Melson to step down after 15 years as dean of Wake Forest Graduate School

By Kevin Cox
April 6, 2006

Gordon A. Melson, who has led the development of several new graduate programs in the biomedical sciences and other areas, will step down June 30 after 15 years as dean of the university's Graduate School of Arts and Sciences.

Gordon A. Melson

Melson joined Wake Forest as dean and professor of chemistry in 1991. He came to Wake Forest after holding faculty positions in chemistry at Virginia Commonwealth University, Michigan State University and elsewhere.

As dean of the Graduate School, Melson is responsible for graduate programs on the university's Reynolda and Bowman Gray campuses. On the Reynolda Campus, the Graduate School offers doctoral programs in biology, chemistry and physics, as well as master's degree programs in a range of disciplines. On the Bowman Gray Campus, the Graduate School offers doctoral and master's degree programs in the biomedical sciences.

"Dean Melson has brought tremendous energy and creativity to his leadership role at Wake Forest, and is responsible for the creation and development of several significant graduate programs," Wake Forest Provost William C. Gordon said. "He has collaborated closely and easily with faculty and administrators throughout the university, serving as an important bridge between our two campuses and as a highly effective advocate for graduate education."

The growing success of the Graduate School is apparent, in part, by the increasing number of students enrolled and earning degrees, Gordon said.

In Melson's first year at Wake Forest, 19 doctorates and 96 master's degrees were awarded. Last spring, 48 doctorates and 186 master's degrees were awarded. The number of degree-seeking students on the Bowman Gray Campus has risen from 113 to 290 from 1991-92 to 2005-06, while the number on the Reynolda Campus has risen from 351 to 413 during that time.

During Melson's tenure, new graduate programs created include those in molecular genetics, biomedical engineering, cancer biology, health sciences research, accountancy, and molecular medicine. In recent years, the university also has launched the joint Virginia Tech-Wake Forest University School of Biomedical Engineering and Sciences, introduced a new Ph.D./MBA program, and reinstated an M.D./Ph.D. degree program.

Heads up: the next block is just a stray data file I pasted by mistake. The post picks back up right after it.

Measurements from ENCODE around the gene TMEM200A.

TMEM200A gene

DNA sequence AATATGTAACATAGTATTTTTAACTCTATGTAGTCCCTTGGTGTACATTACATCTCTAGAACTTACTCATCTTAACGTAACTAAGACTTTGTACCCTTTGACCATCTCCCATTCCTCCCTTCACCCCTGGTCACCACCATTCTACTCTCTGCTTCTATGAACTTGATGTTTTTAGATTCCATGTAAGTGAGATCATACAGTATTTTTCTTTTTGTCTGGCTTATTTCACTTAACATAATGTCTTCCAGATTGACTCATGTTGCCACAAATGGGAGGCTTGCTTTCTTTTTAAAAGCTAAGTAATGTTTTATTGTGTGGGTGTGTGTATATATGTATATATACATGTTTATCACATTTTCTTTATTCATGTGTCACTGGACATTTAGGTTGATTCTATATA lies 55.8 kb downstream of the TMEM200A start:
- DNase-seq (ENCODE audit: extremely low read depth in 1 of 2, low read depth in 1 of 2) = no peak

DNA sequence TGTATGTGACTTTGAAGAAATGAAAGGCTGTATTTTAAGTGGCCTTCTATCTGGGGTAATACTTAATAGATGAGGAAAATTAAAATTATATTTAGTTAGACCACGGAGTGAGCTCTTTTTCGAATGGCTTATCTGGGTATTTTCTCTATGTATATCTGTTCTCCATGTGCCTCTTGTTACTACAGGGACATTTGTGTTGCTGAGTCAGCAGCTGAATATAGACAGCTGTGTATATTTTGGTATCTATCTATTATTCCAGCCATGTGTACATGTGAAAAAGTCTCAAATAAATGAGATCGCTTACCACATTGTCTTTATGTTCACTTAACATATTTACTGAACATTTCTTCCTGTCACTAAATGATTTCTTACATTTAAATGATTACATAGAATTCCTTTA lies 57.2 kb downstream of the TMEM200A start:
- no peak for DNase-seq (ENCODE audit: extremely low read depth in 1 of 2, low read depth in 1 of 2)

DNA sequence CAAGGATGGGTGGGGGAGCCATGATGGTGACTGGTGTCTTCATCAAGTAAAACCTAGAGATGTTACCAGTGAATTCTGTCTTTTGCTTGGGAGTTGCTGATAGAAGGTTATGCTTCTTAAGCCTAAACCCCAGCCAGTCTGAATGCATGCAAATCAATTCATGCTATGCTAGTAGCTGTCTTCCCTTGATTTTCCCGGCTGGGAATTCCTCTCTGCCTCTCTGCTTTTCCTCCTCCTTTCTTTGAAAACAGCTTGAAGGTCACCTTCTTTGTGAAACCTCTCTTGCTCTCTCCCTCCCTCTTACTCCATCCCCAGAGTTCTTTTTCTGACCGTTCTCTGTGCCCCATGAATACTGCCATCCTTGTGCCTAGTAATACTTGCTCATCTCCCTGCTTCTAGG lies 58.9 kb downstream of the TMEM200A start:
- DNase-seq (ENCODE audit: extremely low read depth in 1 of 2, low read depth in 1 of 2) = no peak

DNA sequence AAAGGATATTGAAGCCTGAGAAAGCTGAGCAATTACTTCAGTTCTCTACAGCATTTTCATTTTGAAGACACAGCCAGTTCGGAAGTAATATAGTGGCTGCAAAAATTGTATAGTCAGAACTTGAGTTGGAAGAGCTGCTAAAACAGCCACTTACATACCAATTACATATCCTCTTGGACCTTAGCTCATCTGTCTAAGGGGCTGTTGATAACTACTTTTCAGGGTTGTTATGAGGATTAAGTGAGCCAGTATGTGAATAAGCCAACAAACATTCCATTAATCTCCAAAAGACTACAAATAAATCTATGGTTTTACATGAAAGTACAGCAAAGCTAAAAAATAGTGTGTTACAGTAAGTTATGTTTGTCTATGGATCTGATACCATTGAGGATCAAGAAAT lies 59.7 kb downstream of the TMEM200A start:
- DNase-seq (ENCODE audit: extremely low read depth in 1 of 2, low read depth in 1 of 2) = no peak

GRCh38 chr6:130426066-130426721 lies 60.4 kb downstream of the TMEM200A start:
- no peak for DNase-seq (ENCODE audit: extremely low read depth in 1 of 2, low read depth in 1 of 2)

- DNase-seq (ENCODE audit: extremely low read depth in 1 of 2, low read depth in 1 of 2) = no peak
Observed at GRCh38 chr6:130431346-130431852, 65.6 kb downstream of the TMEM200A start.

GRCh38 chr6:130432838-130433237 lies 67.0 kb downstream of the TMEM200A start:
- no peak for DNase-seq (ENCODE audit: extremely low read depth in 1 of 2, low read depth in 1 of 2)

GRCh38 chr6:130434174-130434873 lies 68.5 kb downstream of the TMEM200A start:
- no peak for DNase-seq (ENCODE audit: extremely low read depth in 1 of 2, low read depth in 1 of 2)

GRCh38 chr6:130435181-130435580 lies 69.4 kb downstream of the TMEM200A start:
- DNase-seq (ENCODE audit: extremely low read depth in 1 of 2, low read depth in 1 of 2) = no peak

Since his arrival, Melson said, one of his primary goals has been to boost awareness of the Graduate School among those in the higher education community nationally, as well as the general population locally and beyond.

Another major goal, Melson said, has been to sharply increase partnerships and collaboration between the Graduate School and the rest of the university, particularly in the area of the sciences. Today, he said, it is becoming increasingly common for faculty on both campuses to be working together on research projects and various academic activities.

"I'm also pleased to see our Graduate School students embracing programs that cross departmental, school and campus lines," Melson said. "In today's world, people in the workplace need to be able to work comfortably and effectively with those involved in other fields, other specialties."

A national search to identify a replacement for Melson will commence late this summer, according to Provost Gordon and William Applegate, dean of the School of Medicine and senior vice president for Wake Forest University Health Sciences. An interim dean will be appointed to serve in this capacity until a permanent replacement can be made.